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Supreme Court’s Draft Opinion on Roe v. Wade, Anticipation of Future of US

With the United States wrapped in social discourse over the potential changes to women’s reproductive health landscape, the country’s citizens have pivoted their attention to the Supreme Court–awaiting its decision. 


Politico, a political journalism company, supposedly obtained a leaked draft of the Court’s majority opinion. In early February, the 98-page draft was written by Justice Samuel Alito. It appeared to announce that the Court would overturn Roe v. Wade’s holding of a federal constitutional right to an abortion. 


Labeled the “Opinion of the Court,” Alito wrote, “We hold that Roe and Casey must be overruled. It is time to heed the Constitution and return the issue of abortion to the people’s elected representatives.” 


 


Background


Alito’s mentions of Roe and Casey are directed at the Supreme Court cases that altered the legal landscape on the issue of abortion. Roe v. Wade (1973) struck down a Texas law that prohibited abortions unless they were performed or obtained to save the mother’s life. The Texas ban was deemed unconstitutional because the statute was too vague and overly broad. 


It also impinged on the rights reserved to the people under the 9th amendment and the “zone of privacy” in the 14th amendment. The 14th amendment protests the fundamental liberty interests of marriage, family decisions, medical decisions, and bodily autonomy. Thus, according to former Justice Harry Blackmun, “The implied ‘zone of privacy’ first outlined by the Court in Griswold v. Connecticut is broad enough to include a woman’s right to choose to terminate her pregnancy.” 


With that being said, each state is also entitled to have interests in protecting the life and health of the mother and the potential energy of the fetus. This is where the concept of the viability of a fetus is created, with viability meaning the fetus has reached a stage of development to be capable of living outside the uterus. Viability was then medically and biologically determined to be about 23 weeks into pregnancy. This creates the idea that after those 23 weeks, a state legislature can choose to deny the mother access to an abortion. 


Planned Parenthood v. Casey was the case that addressed the circumstances of women seeking an abortion before the fetus attains viability. The Supreme Court imposed a new standard to determine the validity of laws restricting abortions, including the terms “undue burden” and “substantial obstacle.” This means if a state law imposes an undue burden on access to an abortion, then the law is unconstitutional. Therefore with the current federal law, the legislature cannot foreclose abortion altogether because the government cannot interfere with a woman’s choice to terminate a pregnancy before the viability period. Now, 50 years later, the issue of women’s reproductive health is back on the line.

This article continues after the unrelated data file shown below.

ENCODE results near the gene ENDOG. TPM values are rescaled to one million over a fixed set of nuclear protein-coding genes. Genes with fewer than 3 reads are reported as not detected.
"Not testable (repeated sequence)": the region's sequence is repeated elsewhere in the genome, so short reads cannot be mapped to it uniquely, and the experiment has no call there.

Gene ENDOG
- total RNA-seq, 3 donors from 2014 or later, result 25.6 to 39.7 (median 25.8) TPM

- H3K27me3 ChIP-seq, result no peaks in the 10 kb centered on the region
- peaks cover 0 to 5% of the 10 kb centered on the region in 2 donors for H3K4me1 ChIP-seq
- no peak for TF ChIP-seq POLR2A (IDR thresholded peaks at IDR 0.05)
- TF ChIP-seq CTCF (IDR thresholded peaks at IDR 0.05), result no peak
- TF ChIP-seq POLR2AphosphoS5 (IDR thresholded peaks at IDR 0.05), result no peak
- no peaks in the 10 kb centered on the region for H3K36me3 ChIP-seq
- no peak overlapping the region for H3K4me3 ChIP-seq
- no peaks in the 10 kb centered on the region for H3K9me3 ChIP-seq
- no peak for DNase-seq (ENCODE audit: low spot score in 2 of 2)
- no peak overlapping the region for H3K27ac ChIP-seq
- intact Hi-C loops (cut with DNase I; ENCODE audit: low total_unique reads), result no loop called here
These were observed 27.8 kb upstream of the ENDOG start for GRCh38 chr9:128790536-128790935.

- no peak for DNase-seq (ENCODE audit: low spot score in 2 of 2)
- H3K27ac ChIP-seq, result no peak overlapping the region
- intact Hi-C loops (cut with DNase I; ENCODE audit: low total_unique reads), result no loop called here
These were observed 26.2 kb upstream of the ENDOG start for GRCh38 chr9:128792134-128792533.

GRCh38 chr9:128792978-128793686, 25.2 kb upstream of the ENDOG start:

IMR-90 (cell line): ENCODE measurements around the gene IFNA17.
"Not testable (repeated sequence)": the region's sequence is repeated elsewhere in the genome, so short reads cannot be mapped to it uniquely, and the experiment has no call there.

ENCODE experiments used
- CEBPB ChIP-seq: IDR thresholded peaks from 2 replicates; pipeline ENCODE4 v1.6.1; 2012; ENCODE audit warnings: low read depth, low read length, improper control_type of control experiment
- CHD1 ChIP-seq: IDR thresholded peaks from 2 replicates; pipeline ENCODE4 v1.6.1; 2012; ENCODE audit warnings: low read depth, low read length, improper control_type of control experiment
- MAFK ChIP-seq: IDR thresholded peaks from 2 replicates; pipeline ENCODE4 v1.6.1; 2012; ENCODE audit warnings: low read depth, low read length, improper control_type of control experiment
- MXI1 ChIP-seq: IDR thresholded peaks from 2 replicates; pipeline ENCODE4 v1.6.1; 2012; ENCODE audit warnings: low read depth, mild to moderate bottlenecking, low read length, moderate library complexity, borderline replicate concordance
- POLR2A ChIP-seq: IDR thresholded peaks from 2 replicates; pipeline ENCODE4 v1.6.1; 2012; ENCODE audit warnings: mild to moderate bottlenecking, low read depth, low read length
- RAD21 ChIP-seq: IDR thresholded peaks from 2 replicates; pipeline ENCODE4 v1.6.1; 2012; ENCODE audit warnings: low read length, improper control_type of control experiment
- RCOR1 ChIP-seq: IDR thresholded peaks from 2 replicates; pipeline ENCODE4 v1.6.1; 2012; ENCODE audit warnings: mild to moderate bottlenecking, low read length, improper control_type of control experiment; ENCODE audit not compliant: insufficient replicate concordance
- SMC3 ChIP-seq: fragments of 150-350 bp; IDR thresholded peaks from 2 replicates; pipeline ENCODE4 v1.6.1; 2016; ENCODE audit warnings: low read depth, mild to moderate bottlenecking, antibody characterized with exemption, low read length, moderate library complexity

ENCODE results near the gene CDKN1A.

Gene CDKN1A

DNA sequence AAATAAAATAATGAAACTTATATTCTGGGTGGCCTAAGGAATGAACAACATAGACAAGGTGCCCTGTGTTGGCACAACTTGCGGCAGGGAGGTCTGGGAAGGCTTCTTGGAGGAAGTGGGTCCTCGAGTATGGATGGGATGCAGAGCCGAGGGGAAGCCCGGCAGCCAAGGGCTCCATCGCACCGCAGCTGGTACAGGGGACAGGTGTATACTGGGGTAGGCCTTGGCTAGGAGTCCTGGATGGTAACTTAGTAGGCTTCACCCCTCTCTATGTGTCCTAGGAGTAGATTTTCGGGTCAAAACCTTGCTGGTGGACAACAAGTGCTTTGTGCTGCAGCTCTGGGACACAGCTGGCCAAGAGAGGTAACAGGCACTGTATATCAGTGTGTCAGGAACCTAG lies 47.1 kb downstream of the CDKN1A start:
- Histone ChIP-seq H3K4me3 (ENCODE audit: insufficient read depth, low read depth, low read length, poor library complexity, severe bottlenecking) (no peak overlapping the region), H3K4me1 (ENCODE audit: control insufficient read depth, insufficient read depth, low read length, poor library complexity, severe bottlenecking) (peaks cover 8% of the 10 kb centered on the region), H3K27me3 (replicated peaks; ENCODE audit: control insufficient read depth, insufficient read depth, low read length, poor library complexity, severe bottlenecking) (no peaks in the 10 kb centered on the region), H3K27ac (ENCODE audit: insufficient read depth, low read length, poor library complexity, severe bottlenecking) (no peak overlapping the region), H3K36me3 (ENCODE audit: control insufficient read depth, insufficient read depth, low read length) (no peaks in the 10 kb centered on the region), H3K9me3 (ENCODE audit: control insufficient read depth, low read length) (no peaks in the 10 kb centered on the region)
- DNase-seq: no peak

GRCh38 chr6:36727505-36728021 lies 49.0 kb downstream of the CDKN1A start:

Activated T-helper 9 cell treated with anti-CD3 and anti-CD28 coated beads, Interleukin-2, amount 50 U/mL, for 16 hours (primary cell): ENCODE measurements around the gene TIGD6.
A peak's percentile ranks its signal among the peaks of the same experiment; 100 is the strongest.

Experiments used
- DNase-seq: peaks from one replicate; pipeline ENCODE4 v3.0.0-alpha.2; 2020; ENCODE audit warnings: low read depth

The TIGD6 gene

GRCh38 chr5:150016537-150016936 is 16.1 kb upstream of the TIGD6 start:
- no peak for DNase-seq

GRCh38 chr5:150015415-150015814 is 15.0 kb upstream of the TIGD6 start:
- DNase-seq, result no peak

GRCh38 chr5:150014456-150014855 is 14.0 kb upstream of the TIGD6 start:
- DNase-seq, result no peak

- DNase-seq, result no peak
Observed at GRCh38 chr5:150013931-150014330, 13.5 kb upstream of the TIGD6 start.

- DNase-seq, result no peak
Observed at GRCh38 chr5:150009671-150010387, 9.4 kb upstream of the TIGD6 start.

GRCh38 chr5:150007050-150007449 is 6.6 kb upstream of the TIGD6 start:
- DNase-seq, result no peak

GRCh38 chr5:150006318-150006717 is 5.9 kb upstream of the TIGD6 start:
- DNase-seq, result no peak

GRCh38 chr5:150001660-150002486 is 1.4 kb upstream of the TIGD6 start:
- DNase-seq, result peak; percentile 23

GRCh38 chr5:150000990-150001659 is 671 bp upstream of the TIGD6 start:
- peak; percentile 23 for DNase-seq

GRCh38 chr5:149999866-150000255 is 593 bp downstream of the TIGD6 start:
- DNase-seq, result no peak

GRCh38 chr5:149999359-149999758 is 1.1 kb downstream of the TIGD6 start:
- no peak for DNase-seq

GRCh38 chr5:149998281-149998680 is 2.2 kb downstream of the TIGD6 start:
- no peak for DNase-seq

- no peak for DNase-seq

Dobbs v. Jackson (Women’s Health Organization) (2018) is the ultimate pending case that has the Supreme Court reevaluating Roe and Casey. With Alito’s statement that “Roe was egregiously wrong from the start,” the primary debate now is whether there is a constitutional right to abortion or does the state legislature have the power to override access? In summary, the Court considers the Mississippi state law that would ban abortion from 15 weeks, which is recognized to be well before the viability period.


Alito’s draft opinion states that the Mississippi law of 15 weeks would be acceptable. The authority to regulate these reproductive rights should be returned to the people’s elected representatives rather than occurring at the federal level. Alito also argues that with such a contested issue, it should be decided by “the democratic process”--on a state-by-state basis. 


Many people agree with this argument because most state legislature laws govern essential health and safety. As expected, the opposing side argues that this case is different because it deals with the ability to make final decisions over one’s own body (without state or government interference) and that it is highly gendered. 


 


Looking Ahead


Although the draft opinion is not the official decision, it is wise to understand what transformation the country could undergo if Roe is overturned. If overturned, it does not mean abortion will be illegal in the United States, but it does mean that the states individually could decide their abortion policies. Some states may choose to continue or expand access, while others may choose to enact bans or severe access restrictions. 


The Court currently stands with five Republican-appointed justices (Justices Alito, Thomas, Gorsuch, Kavanaugh, and Barrett) voting to overturn Roe and three Democratic-appointed justices (Justices Breyer, Sotomayor, and Kagan) dissenting from Alito's draft opinion. Chief Justice John Roberts’s vote and plan of action remain unclear. Roberts has ordered an investigation into the source of the leak and issued a statement: “To the extent, this betrayal of the confidences of the Court was intended to undermine the integrity of our operations, it will not succeed. The work of the Court will not be affected in any way.” 


As crowds of protesters continue to gather outside the White House and fill the streets of this country, Roberts stresses that the draft opinion is not the final decision by the Court or the final position of any member on the issues in the case. The country’s citizens, especially its female citizens, await its final decision in late June to early July.


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